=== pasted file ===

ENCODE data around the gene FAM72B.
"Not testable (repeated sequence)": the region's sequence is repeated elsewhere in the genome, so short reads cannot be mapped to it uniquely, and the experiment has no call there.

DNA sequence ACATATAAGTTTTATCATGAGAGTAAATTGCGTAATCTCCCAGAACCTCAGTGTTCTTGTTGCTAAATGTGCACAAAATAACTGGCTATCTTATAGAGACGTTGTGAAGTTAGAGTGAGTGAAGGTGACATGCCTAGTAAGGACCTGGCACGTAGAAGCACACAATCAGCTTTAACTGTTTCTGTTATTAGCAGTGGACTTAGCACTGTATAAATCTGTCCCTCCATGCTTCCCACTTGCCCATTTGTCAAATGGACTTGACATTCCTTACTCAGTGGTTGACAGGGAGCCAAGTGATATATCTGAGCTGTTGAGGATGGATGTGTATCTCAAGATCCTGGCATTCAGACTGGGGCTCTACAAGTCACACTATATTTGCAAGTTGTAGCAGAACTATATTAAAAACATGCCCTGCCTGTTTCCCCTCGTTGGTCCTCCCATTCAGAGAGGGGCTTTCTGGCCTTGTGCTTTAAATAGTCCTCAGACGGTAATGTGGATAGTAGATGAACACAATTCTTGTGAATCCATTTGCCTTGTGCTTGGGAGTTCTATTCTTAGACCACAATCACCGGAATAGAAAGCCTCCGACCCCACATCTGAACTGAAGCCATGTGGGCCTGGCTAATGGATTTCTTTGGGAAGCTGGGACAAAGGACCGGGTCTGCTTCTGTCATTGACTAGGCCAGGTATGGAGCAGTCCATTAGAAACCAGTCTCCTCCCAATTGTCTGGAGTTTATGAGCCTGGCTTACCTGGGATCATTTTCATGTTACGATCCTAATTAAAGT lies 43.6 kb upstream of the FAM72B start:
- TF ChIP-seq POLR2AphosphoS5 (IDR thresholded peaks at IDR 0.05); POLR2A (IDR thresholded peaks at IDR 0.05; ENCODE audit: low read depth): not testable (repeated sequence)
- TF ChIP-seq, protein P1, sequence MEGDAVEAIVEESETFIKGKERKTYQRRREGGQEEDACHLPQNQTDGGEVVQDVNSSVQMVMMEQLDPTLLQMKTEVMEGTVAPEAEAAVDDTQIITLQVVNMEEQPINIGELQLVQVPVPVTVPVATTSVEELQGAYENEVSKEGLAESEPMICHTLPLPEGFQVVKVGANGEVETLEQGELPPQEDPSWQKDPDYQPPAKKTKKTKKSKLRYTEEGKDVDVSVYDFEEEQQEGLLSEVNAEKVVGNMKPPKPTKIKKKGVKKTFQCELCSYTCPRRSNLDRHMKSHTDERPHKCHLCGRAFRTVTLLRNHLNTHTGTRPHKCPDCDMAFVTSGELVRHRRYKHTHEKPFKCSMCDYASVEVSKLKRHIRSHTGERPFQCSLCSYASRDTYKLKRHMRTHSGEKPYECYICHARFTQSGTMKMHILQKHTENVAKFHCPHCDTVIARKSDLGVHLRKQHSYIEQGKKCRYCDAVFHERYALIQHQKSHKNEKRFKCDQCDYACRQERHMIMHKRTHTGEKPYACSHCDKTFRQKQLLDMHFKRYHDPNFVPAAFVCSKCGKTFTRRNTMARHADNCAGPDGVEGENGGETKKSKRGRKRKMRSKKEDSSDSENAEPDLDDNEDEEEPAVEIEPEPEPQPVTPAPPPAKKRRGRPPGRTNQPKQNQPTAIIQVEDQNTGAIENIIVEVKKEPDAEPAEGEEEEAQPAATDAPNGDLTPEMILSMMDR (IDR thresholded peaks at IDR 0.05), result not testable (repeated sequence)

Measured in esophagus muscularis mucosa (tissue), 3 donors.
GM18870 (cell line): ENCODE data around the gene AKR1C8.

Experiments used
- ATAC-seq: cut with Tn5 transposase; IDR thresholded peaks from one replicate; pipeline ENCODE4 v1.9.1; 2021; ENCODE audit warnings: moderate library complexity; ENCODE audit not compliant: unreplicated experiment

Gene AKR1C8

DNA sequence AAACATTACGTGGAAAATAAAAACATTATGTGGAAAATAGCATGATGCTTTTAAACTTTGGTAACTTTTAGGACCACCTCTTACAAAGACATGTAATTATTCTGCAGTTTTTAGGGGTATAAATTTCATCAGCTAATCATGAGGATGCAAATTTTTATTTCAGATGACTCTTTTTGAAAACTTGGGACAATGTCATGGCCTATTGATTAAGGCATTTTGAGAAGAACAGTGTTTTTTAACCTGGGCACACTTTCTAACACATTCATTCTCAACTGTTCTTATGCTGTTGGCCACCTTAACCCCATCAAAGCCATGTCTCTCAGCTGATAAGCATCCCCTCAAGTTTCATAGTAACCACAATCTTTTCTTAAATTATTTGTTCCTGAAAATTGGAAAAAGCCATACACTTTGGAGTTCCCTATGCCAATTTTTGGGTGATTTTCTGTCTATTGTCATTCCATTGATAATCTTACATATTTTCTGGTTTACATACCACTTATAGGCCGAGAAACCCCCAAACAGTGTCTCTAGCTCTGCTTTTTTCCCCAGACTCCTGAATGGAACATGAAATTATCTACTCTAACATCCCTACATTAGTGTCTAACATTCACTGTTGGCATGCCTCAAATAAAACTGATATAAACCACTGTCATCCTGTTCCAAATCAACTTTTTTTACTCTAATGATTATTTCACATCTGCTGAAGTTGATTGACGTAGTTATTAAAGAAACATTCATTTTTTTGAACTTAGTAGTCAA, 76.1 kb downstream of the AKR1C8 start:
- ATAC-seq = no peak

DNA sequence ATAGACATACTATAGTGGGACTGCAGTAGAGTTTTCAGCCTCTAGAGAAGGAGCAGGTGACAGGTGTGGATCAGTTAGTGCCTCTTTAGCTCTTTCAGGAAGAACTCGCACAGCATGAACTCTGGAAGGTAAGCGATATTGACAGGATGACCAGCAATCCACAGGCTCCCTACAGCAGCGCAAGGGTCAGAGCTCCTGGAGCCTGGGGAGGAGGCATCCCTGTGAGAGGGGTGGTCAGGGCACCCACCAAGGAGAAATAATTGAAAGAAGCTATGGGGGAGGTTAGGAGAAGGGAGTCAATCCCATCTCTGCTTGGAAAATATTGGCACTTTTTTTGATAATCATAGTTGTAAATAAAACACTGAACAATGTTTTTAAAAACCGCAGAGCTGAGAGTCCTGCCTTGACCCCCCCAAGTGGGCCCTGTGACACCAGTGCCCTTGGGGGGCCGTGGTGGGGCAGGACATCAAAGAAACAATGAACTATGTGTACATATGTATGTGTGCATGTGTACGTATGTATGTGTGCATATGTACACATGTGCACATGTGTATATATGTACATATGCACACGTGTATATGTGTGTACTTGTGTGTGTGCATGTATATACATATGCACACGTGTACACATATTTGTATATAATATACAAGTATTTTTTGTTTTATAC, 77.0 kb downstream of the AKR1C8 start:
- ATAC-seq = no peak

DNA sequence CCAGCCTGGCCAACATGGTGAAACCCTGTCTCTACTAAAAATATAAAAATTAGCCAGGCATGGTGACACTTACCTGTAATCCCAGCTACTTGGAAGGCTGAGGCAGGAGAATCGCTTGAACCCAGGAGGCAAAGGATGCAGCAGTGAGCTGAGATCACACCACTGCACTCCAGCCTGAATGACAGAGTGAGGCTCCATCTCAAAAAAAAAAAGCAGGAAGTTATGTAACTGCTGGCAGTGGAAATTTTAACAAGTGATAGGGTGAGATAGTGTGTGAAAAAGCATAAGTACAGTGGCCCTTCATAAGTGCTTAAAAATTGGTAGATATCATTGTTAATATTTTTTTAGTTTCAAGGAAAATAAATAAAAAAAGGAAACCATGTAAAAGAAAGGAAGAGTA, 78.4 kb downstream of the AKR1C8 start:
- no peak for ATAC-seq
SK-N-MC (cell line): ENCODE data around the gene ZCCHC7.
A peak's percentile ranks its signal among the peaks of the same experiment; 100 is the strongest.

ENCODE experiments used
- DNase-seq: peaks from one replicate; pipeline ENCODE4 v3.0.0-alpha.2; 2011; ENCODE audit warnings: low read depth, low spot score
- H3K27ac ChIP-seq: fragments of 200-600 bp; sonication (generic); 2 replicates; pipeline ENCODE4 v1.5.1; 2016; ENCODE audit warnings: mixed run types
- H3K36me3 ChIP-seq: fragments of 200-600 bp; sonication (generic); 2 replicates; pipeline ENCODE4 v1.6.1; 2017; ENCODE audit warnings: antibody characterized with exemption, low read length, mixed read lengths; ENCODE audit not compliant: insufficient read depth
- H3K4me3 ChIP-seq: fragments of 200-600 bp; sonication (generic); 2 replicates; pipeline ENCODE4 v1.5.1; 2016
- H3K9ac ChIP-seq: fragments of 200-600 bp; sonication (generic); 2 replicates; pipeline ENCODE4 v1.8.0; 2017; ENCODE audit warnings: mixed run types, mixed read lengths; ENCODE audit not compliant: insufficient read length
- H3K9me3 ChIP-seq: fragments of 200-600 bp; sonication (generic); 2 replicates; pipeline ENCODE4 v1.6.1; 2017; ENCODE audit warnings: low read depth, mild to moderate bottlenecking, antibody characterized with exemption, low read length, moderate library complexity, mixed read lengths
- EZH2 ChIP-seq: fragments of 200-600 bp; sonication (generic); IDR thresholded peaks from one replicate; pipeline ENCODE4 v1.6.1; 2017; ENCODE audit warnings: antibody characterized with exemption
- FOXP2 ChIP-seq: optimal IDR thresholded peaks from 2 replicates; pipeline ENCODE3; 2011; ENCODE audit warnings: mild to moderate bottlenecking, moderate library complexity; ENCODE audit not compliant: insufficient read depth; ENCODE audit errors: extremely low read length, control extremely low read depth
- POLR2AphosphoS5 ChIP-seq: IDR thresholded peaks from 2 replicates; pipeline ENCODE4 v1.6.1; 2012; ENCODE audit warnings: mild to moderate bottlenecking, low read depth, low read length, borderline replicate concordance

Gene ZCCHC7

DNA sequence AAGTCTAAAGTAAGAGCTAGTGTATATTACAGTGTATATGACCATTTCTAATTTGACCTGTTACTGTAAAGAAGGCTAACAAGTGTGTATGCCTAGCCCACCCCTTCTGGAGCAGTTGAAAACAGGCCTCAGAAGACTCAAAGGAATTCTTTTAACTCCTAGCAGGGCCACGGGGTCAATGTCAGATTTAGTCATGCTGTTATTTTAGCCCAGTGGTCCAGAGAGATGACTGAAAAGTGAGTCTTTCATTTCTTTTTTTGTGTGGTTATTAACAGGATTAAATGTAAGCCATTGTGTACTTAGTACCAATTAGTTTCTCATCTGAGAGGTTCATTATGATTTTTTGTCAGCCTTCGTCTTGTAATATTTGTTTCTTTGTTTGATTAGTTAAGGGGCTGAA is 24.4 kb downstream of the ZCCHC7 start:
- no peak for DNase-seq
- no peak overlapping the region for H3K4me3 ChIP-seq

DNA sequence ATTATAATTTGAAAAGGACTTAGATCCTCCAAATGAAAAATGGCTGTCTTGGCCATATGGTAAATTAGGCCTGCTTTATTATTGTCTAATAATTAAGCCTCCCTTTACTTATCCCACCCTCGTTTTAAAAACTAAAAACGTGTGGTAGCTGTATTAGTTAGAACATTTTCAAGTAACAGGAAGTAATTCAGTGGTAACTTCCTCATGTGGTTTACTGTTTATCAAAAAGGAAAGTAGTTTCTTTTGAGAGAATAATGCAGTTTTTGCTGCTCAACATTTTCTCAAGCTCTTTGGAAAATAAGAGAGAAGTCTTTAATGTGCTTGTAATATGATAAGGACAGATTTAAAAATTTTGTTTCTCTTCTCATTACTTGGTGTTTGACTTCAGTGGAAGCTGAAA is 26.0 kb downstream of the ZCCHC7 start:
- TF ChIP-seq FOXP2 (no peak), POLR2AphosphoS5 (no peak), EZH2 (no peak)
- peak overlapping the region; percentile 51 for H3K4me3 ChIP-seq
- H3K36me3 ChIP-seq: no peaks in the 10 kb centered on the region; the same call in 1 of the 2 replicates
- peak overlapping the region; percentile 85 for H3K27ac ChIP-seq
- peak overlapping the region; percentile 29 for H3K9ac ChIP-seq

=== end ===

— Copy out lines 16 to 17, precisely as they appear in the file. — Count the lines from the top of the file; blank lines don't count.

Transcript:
- no peak for ATAC-seq
SK-N-MC (cell line): ENCODE data around the gene ZCCHC7.